We know what you’re thinking — please don’t remind us about this year’s less than perfect ski season just as we are getting pumped for our summer road trips and camping adventures. But as a lackluster winter melts into a mild spring, we must prepare for the possibility that our low snowpack levels may lead to widespread fire bans, dangerous river rafting and more deep-seeded issues with our freshwater supply.
Generally, snowpack peaks at the end of April for both the mountains and the Front Range, and with the totals in for last month — Colorado should prepare for a dry (and probably hot) summer. Though the Front Range is not the most heavily impacted area when it comes to drought-like conditions, it will ultimately feel the effects of the rest of the state’s drought in a variety of ways.
With that in mind, we’ve gathered the most up-to-date information to help you stay prepared this summer in case spring storms don’t come in May and deposit enough water to keep us out of a drought.
Some Background Information
Before launching into the “totals” and data about this year’s snowpack and streamflow levels in Colorado, it’s important to clarify a few points.
Some words that are often used in drought studies and snowpack-related queries are evapotranspiration, runoff, streamflow, amelioration, aquifers and groundwater. Evapotranspiration refers to water transferring from the surface of the planet to the atmosphere by evaporating — a process that can impede water levels because the water basically disappears into the air rather than fulfilling its cycle on earth. Runoff and streamflow refer to the amount of snow and other precipitation that contributes to the water system, and both of these differ greatly by seasons in Colorado. Aquifers and groundwater are places that freshwater is stored, beneath the surface of the earth. Finally, amelioration is a word used to define the process of reducing the severity of something — in this case, drought.
Spring is usually the wettest time of year for the Front Range with spring storms sometimes depositing as much moisture as most winter storms combined. However, the mountains west of the Continental Divide experience the wettest period during the winter. Precipitation during winter months in the mountains is important because the amount of water contributed to the overall streamflow is greater than rainstorms in summer months. Even when it does rain in the summer, the heat and aridity lead to high rates of evapotranspiration, which means the water that falls never makes its way to helping roots, soil or other underground reservoirs.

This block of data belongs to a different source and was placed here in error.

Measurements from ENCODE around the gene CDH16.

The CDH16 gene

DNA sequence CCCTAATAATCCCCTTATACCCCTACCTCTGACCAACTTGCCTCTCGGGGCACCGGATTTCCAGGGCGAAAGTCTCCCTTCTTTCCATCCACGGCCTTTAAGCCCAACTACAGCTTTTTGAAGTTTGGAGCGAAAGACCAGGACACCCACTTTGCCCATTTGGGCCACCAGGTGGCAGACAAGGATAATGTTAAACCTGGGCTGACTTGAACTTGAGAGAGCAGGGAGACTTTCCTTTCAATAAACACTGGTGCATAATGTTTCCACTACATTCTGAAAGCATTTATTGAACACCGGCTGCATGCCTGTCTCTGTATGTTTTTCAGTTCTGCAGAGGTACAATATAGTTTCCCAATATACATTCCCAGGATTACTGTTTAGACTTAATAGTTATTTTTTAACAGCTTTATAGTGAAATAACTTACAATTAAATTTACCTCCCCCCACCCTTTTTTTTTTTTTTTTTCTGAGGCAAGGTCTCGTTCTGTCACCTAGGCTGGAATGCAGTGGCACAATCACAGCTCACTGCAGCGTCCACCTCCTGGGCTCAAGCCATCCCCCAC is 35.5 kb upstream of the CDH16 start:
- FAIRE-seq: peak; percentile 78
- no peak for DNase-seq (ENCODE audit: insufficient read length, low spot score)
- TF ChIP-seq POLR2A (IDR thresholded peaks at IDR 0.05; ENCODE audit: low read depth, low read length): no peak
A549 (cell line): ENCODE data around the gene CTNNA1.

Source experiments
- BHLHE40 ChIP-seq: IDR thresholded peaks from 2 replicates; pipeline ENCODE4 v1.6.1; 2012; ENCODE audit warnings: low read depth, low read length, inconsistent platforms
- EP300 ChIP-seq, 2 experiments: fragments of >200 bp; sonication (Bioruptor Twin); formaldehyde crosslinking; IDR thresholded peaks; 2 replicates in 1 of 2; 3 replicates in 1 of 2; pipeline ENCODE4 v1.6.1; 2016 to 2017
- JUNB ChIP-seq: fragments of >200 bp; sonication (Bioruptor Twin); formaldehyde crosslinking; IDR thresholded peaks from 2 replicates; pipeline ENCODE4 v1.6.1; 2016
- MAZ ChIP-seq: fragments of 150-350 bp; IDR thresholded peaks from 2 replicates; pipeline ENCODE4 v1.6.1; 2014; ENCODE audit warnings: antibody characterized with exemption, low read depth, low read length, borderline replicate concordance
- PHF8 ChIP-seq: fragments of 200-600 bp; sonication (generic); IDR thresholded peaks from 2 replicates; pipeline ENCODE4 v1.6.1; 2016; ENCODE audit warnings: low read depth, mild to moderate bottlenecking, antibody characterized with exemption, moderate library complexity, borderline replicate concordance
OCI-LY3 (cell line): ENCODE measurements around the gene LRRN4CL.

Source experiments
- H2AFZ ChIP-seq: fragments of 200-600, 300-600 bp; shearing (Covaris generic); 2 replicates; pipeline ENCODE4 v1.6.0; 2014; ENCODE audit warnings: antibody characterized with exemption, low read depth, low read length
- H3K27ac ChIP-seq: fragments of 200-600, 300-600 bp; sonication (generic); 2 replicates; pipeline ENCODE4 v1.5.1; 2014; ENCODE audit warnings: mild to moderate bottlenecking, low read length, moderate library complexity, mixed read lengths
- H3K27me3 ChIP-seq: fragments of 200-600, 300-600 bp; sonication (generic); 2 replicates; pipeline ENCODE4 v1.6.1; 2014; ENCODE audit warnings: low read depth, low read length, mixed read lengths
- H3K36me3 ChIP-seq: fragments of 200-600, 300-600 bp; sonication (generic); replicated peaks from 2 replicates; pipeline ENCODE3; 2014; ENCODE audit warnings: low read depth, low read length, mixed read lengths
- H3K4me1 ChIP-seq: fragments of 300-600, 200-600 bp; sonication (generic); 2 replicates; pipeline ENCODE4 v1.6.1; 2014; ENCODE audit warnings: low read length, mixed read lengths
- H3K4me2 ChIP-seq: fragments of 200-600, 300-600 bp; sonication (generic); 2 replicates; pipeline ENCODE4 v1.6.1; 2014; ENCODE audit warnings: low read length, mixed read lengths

The problem with the western slope of the state experiencing more severe drought conditions than Denver or the Front Range is twofold. One, most of Denver’s water originates on the west side of the Continental Divide (namely, in Grand County). Two, most of the people who live on the Front Range spend a great deal of time traveling to the mountains in the summer to spend time outside. Mountainous regions in Colorado also contribute water to the southern part of the state and neighboring ones too, so any deficit in high mountain snowpack and consequential runoff impacts everyone downstream.
The Snowpack Level Reports
Palmer Hydrological Drought Index
Created by Wayne Palmer in the 1960s, the Palmer index uses four categories that take into account long term or short term precipitation totals, temperature, evapotranspiration, soil runoff and soil recharge in a region. These categories are where the true story of our drought problems hide because it allows us to see bigger climatic cycles with possible patterns — within our state, regionally and nationally. The one we’ll use primarily in this article is the Palmer Hydrological Drought Index (PHDI) which shows the long-term effects of droughts coupled with the long-term precipitation deficits instead of short-term precipitation deficits (on a monthly basis, like the US Drought Monitor later in the article). The image below is the most current PHDI for the US, showing areas of excess moisture (in greens) and areas of excess drought (in oranges and reds).
Showing the entire contiguous US is illustrative of a previous point — that Colorado’s high mountain snowpack intimately influences downstream areas. As with many “warning” systems, the darker the red, the worse the prediction. In this instance, the deep red signifies “extreme drought conditions” on the PHDI, which warns regions that their groundwater and reservoir levels will take longer than normal to recover. Seeing a map like this at the beginning of the characteristically hot and dry summer months of the southwest does not bode well.
Already, fire restrictions are being enacted along the western slope, including Park, Saguache, Alamosa and Mesa counties (among others). Some of these counties serve as very popular spring and summer destinations for both Coloradans and tourists.
Just looking at Colorado’s PHDI shows in more detail the dividing line of the Continental Divide — and how the lack of snow this winter is already causing problems in the areas most frequented by outdoors people in the summer. The biggest basin in the state (and the one shown in the deepest red) is the Colorado River Basin and according to a WRI report, it was already the 14th most stressed river system in the world in 2014, before the massive influx of residents to Colorado since.
US Drought Monitor